The Land Between the Rivers

Suzanne Sahib


     Iraq is famous for its two rivers, the Tigris and The Euphrates. Historically, Iraq was known in Europe as “Mesopotamia” (the land between the rivers). During the last 30 years the environment of these two rivers has been greatly affected by pollution and drought. The two important causes of these problems were the wars that Iraq went through and the water management policies of Iraq’s neighboring countries.

            The wars in Iraq had great consequences on the environment of the two great rivers. First, during the Iraq-Iran war, Saddam Hussein dried the Marshallese, which is part of the Tigris and Euphrates water system. The Saddam regime destroyed and drained 60% of the wetland in order to permit military access and gain control over the native Marsh Arabs. Moreover, during the 1991 Gulf war against Iraq, many dams and sewage water treatment plants were targeted and destroyed. Sewage directly flowed into the Tigris and Euphrates because there wasn’t any available water treatment as a result of the attacks. In addition, pollution had seeped from chemical bombed plants into the rivers. Also, during the 2003 war, the sewage treatment system was damaged by frequent bombing and power blackouts, which further polluted the two rivers. In addition, almost two hundred plastic barrels which contained uranium were stolen from a nuclear power plant in southern Baghdad.  The toxic chemical content of these barrels was dumped into the rivers.

            In addition, the way that Iraq’s neighboring countries have been managing their water policies has affected the Tigris and Euphrates badly. The two rivers flow from the mountains of Turkey and pass through the Syrian border, so Turkey and Syria control the headwaters of both rivers. Turkey implemented the GAP project (a public- works project) in order to capture the water from the Tigris and Euphrates rivers; the plan is to build 22 dams, for irrigation and hydroelectric energy purposes. Many dams have already been built, such as the Ataturk Dam, which is the world's fourth-largest dam. Syria has also constructed several dams and water development projects on the Tigris and Euphrates. First, Syria constructed the huge Tabqa Dam and then built three more after that. These construction projects have made the water quantities released by Turkey and Syria insufficient.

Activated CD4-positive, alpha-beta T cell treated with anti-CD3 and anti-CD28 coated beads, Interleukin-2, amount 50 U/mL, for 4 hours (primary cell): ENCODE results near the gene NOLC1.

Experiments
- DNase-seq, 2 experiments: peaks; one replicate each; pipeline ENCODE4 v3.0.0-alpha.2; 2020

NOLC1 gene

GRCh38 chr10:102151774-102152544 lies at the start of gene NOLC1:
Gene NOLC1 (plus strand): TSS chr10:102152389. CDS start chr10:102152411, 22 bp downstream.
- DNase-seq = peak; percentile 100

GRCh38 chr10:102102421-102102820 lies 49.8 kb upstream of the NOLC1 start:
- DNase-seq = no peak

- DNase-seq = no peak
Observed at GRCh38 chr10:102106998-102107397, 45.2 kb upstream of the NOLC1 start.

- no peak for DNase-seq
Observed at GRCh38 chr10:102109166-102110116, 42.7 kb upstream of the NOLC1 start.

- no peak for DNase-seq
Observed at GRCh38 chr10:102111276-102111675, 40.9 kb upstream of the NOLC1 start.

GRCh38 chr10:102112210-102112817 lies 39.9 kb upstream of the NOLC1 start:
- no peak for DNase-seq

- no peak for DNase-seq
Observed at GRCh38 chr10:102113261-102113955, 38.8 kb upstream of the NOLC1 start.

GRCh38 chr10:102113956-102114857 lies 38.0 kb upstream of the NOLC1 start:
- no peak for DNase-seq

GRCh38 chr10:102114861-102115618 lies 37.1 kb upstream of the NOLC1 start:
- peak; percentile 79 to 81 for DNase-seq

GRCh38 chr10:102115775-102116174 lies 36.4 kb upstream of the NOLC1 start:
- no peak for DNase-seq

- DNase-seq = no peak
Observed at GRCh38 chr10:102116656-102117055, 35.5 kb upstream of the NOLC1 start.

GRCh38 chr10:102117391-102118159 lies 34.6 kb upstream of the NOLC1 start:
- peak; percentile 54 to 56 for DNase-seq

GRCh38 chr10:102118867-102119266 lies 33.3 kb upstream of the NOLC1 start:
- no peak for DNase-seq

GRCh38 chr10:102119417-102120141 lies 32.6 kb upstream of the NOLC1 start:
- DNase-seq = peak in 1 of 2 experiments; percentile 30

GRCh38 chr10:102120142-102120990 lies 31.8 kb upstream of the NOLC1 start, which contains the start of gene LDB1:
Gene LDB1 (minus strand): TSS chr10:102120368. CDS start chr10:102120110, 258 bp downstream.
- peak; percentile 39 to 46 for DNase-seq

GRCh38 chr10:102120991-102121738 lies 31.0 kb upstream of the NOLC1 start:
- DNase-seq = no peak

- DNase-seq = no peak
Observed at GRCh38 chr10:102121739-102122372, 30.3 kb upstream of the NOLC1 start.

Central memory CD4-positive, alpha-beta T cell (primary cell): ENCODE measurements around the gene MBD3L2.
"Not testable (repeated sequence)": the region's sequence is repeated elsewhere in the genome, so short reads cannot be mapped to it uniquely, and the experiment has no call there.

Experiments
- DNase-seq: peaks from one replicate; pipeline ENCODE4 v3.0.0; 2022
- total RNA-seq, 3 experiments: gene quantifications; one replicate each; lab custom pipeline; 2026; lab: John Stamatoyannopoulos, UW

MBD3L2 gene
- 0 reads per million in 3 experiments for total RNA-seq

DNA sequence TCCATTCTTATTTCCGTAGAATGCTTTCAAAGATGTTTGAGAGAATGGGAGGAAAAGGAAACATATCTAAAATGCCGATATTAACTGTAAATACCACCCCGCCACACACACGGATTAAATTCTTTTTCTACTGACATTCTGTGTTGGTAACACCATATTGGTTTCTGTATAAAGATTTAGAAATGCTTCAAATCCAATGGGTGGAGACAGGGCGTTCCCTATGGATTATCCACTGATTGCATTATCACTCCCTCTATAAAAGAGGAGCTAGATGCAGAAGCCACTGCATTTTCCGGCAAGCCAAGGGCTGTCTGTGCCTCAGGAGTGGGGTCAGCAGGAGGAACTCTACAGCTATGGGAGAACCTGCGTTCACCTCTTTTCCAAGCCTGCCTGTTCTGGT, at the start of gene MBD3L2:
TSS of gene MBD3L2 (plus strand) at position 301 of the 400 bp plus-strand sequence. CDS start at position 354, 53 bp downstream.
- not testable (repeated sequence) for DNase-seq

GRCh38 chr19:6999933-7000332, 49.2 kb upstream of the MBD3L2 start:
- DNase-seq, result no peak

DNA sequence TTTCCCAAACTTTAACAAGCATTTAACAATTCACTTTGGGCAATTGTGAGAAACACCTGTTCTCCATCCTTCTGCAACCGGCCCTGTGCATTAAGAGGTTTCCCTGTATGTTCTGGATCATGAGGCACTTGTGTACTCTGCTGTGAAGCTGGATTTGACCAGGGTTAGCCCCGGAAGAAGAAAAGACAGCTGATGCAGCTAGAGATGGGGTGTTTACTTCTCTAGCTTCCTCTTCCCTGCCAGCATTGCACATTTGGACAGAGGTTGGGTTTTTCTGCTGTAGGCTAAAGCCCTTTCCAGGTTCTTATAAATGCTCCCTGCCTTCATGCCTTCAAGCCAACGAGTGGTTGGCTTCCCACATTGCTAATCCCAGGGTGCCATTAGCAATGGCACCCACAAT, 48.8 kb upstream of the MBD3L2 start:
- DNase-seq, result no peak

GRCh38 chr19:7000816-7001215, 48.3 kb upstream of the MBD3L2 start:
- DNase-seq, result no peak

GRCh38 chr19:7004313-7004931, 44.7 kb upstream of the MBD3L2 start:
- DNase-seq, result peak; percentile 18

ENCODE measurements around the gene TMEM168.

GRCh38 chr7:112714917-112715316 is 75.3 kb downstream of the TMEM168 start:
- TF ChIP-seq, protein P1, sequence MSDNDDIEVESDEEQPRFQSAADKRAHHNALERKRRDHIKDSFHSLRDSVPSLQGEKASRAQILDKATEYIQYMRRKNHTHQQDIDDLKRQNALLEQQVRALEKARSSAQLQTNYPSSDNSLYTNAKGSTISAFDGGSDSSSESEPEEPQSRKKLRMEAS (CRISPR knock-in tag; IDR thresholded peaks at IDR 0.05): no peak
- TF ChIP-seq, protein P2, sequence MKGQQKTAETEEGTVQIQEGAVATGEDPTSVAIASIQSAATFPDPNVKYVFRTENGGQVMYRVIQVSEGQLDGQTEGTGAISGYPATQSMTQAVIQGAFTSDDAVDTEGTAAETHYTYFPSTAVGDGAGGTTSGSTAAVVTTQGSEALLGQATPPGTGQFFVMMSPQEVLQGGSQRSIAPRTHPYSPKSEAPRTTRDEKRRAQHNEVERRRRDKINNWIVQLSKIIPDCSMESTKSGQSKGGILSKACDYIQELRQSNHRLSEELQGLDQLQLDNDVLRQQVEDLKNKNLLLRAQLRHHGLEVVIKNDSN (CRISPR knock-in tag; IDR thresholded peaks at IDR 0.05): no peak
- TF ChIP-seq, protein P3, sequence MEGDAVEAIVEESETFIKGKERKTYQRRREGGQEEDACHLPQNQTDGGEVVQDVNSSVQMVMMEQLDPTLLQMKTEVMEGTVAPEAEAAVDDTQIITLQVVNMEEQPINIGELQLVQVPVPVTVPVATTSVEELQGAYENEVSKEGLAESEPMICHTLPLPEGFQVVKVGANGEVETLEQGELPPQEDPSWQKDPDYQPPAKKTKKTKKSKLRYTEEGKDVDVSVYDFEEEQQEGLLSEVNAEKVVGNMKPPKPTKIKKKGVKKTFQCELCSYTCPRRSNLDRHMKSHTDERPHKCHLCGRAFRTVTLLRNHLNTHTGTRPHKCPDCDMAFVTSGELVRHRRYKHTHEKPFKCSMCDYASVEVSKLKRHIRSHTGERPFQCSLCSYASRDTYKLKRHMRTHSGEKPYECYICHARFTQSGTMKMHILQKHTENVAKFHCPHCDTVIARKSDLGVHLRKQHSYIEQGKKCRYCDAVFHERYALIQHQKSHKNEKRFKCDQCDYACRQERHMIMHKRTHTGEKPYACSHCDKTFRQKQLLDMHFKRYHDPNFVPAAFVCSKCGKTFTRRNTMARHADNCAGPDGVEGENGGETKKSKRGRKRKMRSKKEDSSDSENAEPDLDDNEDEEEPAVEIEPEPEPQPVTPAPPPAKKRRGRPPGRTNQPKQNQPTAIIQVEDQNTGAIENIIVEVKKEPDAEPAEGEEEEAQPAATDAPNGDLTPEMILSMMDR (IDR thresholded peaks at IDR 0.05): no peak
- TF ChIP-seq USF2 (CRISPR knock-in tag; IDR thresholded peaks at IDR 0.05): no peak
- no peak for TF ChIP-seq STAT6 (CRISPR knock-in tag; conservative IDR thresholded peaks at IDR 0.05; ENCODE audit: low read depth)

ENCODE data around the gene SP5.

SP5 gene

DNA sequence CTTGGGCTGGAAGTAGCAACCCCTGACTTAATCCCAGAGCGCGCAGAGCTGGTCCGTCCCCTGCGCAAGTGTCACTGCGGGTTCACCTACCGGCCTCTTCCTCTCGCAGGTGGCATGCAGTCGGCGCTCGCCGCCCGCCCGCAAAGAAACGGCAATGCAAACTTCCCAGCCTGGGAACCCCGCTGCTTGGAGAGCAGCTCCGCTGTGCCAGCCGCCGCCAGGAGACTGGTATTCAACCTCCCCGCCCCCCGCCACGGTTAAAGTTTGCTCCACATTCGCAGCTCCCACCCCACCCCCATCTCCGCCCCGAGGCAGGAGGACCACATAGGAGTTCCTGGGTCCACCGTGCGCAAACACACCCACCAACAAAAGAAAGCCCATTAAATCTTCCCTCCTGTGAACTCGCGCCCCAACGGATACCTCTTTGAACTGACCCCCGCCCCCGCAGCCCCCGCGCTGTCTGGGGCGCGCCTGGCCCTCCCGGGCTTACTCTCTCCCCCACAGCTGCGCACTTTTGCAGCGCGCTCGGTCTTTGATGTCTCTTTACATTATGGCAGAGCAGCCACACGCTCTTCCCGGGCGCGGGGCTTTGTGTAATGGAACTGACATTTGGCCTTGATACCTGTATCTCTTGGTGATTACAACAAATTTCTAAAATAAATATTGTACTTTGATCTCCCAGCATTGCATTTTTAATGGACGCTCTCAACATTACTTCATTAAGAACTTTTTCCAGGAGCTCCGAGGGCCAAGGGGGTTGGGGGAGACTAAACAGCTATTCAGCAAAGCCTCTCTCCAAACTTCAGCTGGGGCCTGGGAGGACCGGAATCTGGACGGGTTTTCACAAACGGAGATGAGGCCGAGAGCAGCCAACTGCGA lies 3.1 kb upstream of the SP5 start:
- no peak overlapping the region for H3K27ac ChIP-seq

In conclusion, during the last three decades, the two great Iraqi rivers, The Tigris and The Euphrates, have been contaminated and depleted. These problems were caused by the several wars Iraq went through and the huge construction projects that Turkey and Syria have been building to control the water supply of the two rivers. The good thing is the wars are over, but the Iraqi government should negotiate with its neighboring countries to stop the construction that is affecting the flow of water to these two rivers.